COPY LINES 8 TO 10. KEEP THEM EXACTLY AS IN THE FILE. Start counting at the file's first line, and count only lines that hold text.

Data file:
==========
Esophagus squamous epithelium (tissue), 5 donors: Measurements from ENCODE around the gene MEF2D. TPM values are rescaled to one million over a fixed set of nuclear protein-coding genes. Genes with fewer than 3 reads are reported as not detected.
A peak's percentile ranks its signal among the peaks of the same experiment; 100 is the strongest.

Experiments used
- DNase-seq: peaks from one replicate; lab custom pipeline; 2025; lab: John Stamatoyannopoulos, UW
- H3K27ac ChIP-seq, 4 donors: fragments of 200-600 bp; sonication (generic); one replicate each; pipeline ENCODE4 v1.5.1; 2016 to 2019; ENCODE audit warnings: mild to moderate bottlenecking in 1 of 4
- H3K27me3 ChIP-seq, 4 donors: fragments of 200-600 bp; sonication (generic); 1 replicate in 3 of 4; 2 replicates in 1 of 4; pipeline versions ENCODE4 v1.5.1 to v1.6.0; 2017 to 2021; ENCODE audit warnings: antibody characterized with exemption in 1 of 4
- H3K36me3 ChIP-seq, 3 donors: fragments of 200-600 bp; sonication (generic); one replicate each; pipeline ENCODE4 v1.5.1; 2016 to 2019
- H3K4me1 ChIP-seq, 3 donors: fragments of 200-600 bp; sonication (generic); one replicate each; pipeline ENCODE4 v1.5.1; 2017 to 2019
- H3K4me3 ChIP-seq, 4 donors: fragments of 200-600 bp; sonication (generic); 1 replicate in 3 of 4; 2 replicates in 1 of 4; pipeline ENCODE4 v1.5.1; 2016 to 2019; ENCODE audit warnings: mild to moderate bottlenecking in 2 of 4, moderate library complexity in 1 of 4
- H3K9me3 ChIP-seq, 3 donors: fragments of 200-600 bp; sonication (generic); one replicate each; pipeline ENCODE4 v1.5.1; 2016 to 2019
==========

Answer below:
- H3K4me1 ChIP-seq, 3 donors: fragments of 200-600 bp; sonication (generic); one replicate each; pipeline ENCODE4 v1.5.1; 2017 to 2019
- H3K4me3 ChIP-seq, 4 donors: fragments of 200-600 bp; sonication (generic); 1 replicate in 3 of 4; 2 replicates in 1 of 4; pipeline ENCODE4 v1.5.1; 2016 to 2019; ENCODE audit warnings: mild to moderate bottlenecking in 2 of 4, moderate library complexity in 1 of 4
- H3K9me3 ChIP-seq, 3 donors: fragments of 200-600 bp; sonication (generic); one replicate each; pipeline ENCODE4 v1.5.1; 2016 to 2019